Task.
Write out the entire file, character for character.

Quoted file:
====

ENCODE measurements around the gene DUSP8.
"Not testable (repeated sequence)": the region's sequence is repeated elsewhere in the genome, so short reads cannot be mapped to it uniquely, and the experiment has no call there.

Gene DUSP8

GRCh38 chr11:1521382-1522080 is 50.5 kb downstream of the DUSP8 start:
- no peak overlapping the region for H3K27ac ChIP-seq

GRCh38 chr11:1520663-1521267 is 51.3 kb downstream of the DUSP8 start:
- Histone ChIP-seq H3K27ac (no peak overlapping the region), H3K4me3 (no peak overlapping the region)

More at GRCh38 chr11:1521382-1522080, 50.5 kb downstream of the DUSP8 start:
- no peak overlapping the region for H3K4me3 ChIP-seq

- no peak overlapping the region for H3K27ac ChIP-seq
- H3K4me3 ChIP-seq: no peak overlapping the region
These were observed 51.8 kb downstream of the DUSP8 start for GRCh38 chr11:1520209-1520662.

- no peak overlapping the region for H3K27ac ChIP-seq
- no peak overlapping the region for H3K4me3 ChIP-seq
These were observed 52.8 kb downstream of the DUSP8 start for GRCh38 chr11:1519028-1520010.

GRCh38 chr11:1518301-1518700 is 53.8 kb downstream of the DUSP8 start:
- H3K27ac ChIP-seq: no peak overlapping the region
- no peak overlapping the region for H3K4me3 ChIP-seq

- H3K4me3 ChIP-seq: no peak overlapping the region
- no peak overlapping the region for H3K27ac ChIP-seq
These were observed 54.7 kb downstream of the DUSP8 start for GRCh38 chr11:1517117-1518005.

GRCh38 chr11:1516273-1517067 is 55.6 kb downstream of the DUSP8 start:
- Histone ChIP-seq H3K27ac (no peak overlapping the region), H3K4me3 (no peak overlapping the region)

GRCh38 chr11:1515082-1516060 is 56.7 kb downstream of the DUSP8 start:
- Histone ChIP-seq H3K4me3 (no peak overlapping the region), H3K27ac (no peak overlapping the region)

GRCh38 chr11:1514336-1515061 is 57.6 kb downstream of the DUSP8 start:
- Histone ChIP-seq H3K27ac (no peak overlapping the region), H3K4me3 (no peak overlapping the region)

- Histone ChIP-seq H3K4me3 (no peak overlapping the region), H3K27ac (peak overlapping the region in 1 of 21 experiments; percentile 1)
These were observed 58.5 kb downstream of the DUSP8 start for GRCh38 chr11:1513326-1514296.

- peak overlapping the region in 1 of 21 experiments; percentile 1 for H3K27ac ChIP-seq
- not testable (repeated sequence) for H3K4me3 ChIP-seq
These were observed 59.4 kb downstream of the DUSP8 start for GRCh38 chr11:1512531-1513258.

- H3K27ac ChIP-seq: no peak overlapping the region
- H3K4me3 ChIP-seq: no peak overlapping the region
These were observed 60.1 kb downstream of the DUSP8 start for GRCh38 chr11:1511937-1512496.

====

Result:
ENCODE measurements around the gene DUSP8.
"Not testable (repeated sequence)": the region's sequence is repeated elsewhere in the genome, so short reads cannot be mapped to it uniquely, and the experiment has no call there.

Gene DUSP8

GRCh38 chr11:1521382-1522080 is 50.5 kb downstream of the DUSP8 start:
- no peak overlapping the region for H3K27ac ChIP-seq

GRCh38 chr11:1520663-1521267 is 51.3 kb downstream of the DUSP8 start:
- Histone ChIP-seq H3K27ac (no peak overlapping the region), H3K4me3 (no peak overlapping the region)

More at GRCh38 chr11:1521382-1522080, 50.5 kb downstream of the DUSP8 start:
- no peak overlapping the region for H3K4me3 ChIP-seq

- no peak overlapping the region for H3K27ac ChIP-seq
- H3K4me3 ChIP-seq: no peak overlapping the region
These were observed 51.8 kb downstream of the DUSP8 start for GRCh38 chr11:1520209-1520662.

- no peak overlapping the region for H3K27ac ChIP-seq
- no peak overlapping the region for H3K4me3 ChIP-seq
These were observed 52.8 kb downstream of the DUSP8 start for GRCh38 chr11:1519028-1520010.

GRCh38 chr11:1518301-1518700 is 53.8 kb downstream of the DUSP8 start:
- H3K27ac ChIP-seq: no peak overlapping the region
- no peak overlapping the region for H3K4me3 ChIP-seq

- H3K4me3 ChIP-seq: no peak overlapping the region
- no peak overlapping the region for H3K27ac ChIP-seq
These were observed 54.7 kb downstream of the DUSP8 start for GRCh38 chr11:1517117-1518005.

GRCh38 chr11:1516273-1517067 is 55.6 kb downstream of the DUSP8 start:
- Histone ChIP-seq H3K27ac (no peak overlapping the region), H3K4me3 (no peak overlapping the region)

GRCh38 chr11:1515082-1516060 is 56.7 kb downstream of the DUSP8 start:
- Histone ChIP-seq H3K4me3 (no peak overlapping the region), H3K27ac (no peak overlapping the region)

GRCh38 chr11:1514336-1515061 is 57.6 kb downstream of the DUSP8 start:
- Histone ChIP-seq H3K27ac (no peak overlapping the region), H3K4me3 (no peak overlapping the region)

- Histone ChIP-seq H3K4me3 (no peak overlapping the region), H3K27ac (peak overlapping the region in 1 of 21 experiments; percentile 1)
These were observed 58.5 kb downstream of the DUSP8 start for GRCh38 chr11:1513326-1514296.

- peak overlapping the region in 1 of 21 experiments; percentile 1 for H3K27ac ChIP-seq
- not testable (repeated sequence) for H3K4me3 ChIP-seq
These were observed 59.4 kb downstream of the DUSP8 start for GRCh38 chr11:1512531-1513258.

- H3K27ac ChIP-seq: no peak overlapping the region
- H3K4me3 ChIP-seq: no peak overlapping the region
These were observed 60.1 kb downstream of the DUSP8 start for GRCh38 chr11:1511937-1512496.